1. An electroacoustical transducer for projecting ultrasonic energy through a body of liquid comprising a round, flat piezoelectric element having a pair of exciting electrodes, a block of sound-transmitting material having one face in engagement with a face of said element, the opposite face of said block having a network of grooves therein forming a multiplicity of projections each constituting an exponential horn and said opposite face of said block being dished to form a convex lens surface, a resilient dished diaphragm in engagement with said projections and acoustically bonded thereto, and a ring enclosing said block and clamping the periphery of said diaphragm thereby restricting the vibration thereof.
2. An electroacoustical transducer element for transmitting ultrasonic energy from a generator into a body of liquid comprising an ultrasonic energy generating element, a block of sound-transmitting material having an energy-receiving face and an energy-transmitting face, said transmitting face having a network of grooves therein forming a multiplicity of projections each constituting an exponential horn, and a resilient diaphragm in engagement with the outer ends of said projections and acoustically bonded thereto.
3. An electroacoustical transducer for projecting ultrasonic energy through a body of liquid comprising an ultrasonic energy generating element, a block of soundtransmitting material having one face in driving engagement with said element, the opposite face of said block having a network of grooves therein forcing a multiplicity of projections each constituting an exponential horn, a resilient diaphragm in engagement with the outer ends of said projections and acoustically bonded thereto, and means engaging the periphery of said diaphragm and enclosing the sides of said block.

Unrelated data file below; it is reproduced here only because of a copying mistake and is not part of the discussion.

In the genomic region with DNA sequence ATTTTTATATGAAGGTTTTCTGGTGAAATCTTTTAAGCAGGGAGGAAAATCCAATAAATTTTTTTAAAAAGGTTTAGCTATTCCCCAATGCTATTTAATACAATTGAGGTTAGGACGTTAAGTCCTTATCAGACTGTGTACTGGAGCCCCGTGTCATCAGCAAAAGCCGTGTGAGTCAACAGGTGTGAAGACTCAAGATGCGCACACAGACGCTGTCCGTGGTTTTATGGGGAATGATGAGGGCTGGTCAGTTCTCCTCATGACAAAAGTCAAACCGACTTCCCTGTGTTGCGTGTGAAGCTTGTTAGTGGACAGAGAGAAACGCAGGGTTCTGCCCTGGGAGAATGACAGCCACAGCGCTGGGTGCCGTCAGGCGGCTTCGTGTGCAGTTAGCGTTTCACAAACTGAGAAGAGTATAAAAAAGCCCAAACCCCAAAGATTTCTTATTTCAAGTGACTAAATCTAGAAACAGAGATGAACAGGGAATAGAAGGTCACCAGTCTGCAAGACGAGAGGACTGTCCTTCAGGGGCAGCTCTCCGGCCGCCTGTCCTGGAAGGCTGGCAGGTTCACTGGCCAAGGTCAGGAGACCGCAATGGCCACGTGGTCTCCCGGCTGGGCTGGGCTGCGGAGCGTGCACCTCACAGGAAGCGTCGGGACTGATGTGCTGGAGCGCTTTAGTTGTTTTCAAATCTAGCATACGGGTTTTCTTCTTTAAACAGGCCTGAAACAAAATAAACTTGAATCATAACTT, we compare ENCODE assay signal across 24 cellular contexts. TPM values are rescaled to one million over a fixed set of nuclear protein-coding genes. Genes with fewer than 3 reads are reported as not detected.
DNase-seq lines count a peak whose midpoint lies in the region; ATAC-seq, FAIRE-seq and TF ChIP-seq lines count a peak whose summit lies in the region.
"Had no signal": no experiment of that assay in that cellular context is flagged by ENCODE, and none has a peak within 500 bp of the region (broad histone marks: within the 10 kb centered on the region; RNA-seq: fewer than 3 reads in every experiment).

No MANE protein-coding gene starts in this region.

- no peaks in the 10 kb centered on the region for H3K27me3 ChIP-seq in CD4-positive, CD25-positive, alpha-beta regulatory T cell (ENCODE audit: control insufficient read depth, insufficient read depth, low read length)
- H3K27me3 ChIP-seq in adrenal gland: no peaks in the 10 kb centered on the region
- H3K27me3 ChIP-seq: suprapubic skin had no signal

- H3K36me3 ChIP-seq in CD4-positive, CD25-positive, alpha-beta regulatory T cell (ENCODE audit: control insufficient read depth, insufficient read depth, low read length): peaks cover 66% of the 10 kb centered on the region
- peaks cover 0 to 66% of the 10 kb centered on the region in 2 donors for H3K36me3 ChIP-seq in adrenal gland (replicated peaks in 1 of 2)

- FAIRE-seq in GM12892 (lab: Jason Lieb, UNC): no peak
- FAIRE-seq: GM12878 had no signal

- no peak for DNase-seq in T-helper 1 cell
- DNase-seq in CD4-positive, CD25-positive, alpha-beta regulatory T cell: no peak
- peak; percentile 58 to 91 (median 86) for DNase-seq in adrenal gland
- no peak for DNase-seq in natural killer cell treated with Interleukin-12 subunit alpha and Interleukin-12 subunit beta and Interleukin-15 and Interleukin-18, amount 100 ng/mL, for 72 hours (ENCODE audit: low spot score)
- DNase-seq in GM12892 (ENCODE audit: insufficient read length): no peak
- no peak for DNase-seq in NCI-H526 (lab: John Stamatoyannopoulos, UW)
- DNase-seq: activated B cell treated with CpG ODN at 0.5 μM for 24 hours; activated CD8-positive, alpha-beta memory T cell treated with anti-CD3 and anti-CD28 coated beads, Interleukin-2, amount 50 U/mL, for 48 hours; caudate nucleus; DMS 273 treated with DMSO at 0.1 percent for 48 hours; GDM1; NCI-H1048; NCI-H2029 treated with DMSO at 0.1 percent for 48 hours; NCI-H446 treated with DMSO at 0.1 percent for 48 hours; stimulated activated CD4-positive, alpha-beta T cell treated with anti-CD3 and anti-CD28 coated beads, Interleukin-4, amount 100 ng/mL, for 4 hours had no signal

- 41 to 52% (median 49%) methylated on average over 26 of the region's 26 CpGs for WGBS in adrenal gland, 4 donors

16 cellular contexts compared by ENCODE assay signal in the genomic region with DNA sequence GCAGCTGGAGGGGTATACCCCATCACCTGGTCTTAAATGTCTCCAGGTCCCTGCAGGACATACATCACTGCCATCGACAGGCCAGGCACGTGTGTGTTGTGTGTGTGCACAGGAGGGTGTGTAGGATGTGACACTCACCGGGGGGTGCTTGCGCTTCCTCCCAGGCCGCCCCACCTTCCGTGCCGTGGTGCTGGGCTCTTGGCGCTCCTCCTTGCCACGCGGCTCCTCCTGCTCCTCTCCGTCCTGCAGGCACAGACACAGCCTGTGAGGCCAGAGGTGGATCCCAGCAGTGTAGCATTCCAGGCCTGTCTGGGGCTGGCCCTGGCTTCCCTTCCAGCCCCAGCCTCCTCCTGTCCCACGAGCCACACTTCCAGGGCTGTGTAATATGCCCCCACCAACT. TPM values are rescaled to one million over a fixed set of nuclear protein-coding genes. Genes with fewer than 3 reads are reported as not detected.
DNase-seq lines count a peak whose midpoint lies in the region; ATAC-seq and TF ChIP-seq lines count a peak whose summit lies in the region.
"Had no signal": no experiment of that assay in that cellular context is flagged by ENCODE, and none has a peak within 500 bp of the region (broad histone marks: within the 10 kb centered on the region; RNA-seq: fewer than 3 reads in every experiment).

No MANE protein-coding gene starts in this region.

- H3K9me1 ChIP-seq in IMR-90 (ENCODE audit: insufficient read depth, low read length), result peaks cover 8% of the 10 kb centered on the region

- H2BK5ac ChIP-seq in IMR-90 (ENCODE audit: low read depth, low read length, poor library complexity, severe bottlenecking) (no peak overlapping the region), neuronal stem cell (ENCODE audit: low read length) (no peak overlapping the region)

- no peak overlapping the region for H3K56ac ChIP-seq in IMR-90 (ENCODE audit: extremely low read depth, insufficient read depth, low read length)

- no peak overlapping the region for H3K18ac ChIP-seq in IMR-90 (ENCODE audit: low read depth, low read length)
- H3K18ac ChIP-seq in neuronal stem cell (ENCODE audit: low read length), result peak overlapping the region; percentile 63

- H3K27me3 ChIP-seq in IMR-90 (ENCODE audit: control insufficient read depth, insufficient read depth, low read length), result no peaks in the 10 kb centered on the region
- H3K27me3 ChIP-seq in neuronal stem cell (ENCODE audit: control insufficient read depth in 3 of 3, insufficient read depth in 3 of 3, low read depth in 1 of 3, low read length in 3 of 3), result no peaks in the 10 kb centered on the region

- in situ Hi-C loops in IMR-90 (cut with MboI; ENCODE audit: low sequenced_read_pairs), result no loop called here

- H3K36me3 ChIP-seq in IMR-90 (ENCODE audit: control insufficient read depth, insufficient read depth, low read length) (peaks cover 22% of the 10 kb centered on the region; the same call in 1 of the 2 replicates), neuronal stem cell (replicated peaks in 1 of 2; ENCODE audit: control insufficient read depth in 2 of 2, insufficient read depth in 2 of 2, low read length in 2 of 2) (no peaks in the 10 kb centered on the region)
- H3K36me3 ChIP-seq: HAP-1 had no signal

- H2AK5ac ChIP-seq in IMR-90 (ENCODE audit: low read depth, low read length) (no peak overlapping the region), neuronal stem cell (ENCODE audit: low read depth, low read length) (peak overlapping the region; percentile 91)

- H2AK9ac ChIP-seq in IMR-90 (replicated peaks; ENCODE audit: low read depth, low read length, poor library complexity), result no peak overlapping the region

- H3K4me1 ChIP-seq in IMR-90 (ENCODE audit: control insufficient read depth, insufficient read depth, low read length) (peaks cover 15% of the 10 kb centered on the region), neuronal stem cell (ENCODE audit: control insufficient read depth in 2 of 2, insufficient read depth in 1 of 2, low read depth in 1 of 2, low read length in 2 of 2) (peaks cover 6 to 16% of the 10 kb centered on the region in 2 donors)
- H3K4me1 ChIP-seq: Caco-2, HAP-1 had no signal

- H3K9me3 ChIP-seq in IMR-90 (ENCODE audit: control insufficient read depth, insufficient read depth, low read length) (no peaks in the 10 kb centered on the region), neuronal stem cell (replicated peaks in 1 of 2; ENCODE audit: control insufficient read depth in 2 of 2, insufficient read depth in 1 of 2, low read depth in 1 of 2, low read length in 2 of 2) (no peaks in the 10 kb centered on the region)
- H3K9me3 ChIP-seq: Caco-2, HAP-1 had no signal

4. An electroacoustical transducer for projecting ultrasonic energy through a body of liquid comprising an ultrasonic energy generating element, a block of sound transmitting material having one face in driving engagement with said element, the opposite face of said block having a network of grooves therein forming a multiplicity of projections each constituting an exponential horn and said opposite face of said block being dished to form a convex lens surface, a resilient dished diaphragm References Cited in the file of this patent 5 UNITED STATES PATENTS Sokolofi -June 27, 1939 Gruetzrnacher June 29, 1943 Peterson May 20, 1947 10 Carlin -I Aug. 31, 1948 Gillespie July 26, 1949 Rines Nov. 7, 1950 Erdman Apr. 22, 1952 FOREIGN PATENTS Canada Ian. 2, 1951 Netherlands May 15, 1940 Great Britain Sept. 9, 1953 France Dec. 19, 1952